A few months back I visited a few galleries in Chelsea, Zach Feuer being one of them. A show by Dasha Shishkin was on view and I was intrigued and haven’t stopped thinking about it ever since. Finally I said enough is enough, let’s sit down and write about it. The artist has been in my radar for a couple years, having seen her work at the Greater NY show at P.S. 1 and taking up an entire booth for the gallery at the last Armory fair. Seeing the show was all that was needed to convert me to a devout follower.
There’s a variety of elements in this exhibition that combined together made it so convincingly complete and mesmerizing. First let’s talk about the works themselves.
Upon entering the gallery you’re greeted by a cascade of paintings that are assertive, bold, and large. Starring into each one I was mesmerized by the riveting flow of shape and colors, the figures and non-figures flowing, floating, mending and blending into and atop each other. There is a golden hue behind each painting, creating a glow and brightness that accentuates without being loud or attention-bearing. The patterns found in the background, whether floor, or wall or objects are intermingled and webbed together with the patterns of clothing worn by figures outlined in blue, black, green and red. It’s a hodge podge collage of disturbed action, with no clear narrative or motivation, all suggesting some odd surrealistic dream that is subtly sexy and violent, elusive and suggestive, simultaneously jarring and soothing.
The press release mentions the artist being presented as “benevolent creator, witness, and detached teller, but not a judge.” As if she were an ambivalent participant in what she creates with the brush. It’s a bit hard to believe considering there seem to be elements too specific to have been created without some personal attachment. I’d hypothesize that the imagery stems form a journalistic collection of imagery, thoughts, dreams, and stories. All lacking narratives because narratives make sense and these are non-sensical, dysfunctional and un-decodable moments within an other history. They function outside rationale, coherence, and sound understanding. It stirs the neurotic, subconscious, and disturbed fantasies that toy around my own head everyday, serving as an escape, willing or not, from what can be a monotonous reality.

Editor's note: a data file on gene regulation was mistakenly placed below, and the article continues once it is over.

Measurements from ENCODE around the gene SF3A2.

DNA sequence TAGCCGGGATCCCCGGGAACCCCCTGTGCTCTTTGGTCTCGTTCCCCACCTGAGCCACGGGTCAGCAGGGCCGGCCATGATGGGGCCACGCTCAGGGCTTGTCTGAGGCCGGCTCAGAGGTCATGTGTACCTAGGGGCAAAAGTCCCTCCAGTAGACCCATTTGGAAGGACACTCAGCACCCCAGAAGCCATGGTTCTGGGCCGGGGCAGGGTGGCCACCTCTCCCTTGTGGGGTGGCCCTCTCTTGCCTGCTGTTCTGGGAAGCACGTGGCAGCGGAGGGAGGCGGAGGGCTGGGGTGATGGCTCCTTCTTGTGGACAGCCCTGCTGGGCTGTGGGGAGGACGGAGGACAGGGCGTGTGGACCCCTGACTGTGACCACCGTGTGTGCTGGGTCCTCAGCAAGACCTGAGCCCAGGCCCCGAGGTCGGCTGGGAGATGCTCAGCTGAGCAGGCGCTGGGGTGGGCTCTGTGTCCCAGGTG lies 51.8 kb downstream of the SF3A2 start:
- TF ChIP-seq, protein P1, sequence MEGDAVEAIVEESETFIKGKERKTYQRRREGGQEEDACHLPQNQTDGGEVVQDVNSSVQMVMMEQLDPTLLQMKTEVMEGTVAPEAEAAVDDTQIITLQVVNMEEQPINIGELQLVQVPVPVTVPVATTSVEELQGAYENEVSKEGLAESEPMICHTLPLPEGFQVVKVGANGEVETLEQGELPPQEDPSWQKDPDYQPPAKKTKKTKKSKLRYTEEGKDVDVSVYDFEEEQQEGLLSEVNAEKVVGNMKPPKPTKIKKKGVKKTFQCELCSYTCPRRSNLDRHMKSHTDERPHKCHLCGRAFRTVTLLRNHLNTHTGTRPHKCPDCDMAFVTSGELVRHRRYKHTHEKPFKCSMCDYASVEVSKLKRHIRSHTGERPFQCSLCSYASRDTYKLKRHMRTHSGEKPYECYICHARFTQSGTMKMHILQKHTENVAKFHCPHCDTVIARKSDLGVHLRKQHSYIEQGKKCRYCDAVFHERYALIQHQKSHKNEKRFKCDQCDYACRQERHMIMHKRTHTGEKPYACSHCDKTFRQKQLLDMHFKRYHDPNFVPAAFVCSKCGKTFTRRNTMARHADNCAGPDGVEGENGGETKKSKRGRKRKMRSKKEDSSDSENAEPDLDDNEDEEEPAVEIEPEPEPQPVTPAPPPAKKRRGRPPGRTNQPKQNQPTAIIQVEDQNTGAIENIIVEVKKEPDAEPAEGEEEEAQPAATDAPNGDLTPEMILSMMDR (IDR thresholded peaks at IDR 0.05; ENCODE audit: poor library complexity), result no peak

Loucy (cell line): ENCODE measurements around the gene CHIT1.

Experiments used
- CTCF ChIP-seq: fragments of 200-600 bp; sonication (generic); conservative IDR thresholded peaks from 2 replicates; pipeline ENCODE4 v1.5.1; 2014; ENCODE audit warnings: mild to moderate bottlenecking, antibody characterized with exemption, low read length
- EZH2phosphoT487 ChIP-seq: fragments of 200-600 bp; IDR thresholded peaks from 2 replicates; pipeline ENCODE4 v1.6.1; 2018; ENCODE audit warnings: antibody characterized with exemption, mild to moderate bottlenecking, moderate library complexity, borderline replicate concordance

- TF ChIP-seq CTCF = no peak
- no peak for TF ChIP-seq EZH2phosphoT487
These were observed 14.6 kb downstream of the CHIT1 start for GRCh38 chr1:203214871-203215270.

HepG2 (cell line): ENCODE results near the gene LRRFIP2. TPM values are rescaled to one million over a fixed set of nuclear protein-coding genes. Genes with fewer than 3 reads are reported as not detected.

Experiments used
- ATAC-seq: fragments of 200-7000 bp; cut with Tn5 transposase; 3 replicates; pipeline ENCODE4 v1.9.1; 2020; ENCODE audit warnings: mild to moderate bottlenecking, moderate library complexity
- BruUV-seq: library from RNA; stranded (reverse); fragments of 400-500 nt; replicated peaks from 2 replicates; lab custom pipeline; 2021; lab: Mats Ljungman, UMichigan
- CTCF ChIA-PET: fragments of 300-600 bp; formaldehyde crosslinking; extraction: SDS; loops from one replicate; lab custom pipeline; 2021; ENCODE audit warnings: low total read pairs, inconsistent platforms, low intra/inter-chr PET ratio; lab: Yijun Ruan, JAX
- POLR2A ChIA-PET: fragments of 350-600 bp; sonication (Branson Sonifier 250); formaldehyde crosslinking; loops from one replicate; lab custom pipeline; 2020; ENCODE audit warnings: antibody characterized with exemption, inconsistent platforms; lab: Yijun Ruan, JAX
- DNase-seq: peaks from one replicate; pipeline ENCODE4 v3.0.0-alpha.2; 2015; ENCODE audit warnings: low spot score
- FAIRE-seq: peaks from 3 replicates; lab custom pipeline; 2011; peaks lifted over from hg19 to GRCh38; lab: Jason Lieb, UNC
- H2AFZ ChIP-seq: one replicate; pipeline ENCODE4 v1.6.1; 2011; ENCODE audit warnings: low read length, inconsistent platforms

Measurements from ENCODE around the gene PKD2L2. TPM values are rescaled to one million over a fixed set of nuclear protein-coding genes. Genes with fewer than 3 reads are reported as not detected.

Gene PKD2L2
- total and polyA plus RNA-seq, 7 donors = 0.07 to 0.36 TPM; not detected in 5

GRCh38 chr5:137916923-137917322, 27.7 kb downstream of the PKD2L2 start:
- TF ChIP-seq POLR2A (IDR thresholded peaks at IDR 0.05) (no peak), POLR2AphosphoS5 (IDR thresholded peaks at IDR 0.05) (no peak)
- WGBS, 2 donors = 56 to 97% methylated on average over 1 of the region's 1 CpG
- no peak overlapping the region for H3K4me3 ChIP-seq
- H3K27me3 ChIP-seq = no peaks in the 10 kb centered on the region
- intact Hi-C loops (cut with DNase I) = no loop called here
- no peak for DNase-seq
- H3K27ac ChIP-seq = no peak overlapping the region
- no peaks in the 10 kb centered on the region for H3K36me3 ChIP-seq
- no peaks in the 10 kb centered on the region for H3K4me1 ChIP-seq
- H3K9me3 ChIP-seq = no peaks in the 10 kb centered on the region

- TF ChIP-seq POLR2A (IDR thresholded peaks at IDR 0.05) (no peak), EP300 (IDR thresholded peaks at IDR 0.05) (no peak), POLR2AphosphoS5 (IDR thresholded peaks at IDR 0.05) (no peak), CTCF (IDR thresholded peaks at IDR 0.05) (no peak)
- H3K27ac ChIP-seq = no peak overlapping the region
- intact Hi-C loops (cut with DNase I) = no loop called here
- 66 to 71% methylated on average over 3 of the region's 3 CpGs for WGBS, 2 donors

Then there are the titles. The press release mentions “Shishkin does not narrate the stories from which the images come, but presents them to the viewer to decode.” The titles serve as aphorisms that seem outside and beyond the works they depict, but maybe not, that’s where we the viewers come in and attempt to take these multiple parts and make sense out of it. But I don’t want to make sense out of them. I love that Questions tempt you to tell lies is a large unstretched canvas with swaths of gold receding into a grid with two foreign abstract morphic forms engaging in some sexual ritualistic act and all we can do is imagine they are live forms confessing and lying and instigating. This can be too prescribing and detrimental to the work in itself, but I’m enjoying this activity, an engagement with the elements within and outside of the canvas.
In the back room there were a few wallpaper works, cut up chintz manipulated and overworked with a slew of pattern concocted with repetition and abstraction. What was once a neutral, decorative and lifeless form of consumption comes alive with accentuated organic and bulbous forms, creating static and jarring movements.
Then, there’s the most riveting part of the exhibition. The installation. I have never seen anything like it, maybe I haven’t been out enough. But this was just an out-of-body experience for me. Most of the works on canvas were unstretched, hanging raw in various heights, and then SCRUNCHED together, in one corner. A compacted claustrophobic center of intense activity, nightmarish and hyperemotional, it recalled a disturbed psychosis that’s as obsessive as it is compulsive, an all or nothing need for visual consumption. It was fantastic, and dare I say, orgasmic.
There were also these black lines circulating the gallery, serving as some sort of titillating modicum of sterilization and balance. It emphasized a failed attempt to create an interior space that isn’t jarring or disruptive. The wallpaper works are cut in uneven sizes and again, installed in bunches, one attached along a corner as if having mistaken the measurement for proper hanging. The black lines seem to comment that yes these are artworks that can sold and hung in your home, and this is how I suggest you install them, but of course be aware it isn’t going to be pretty. Not pretty at all.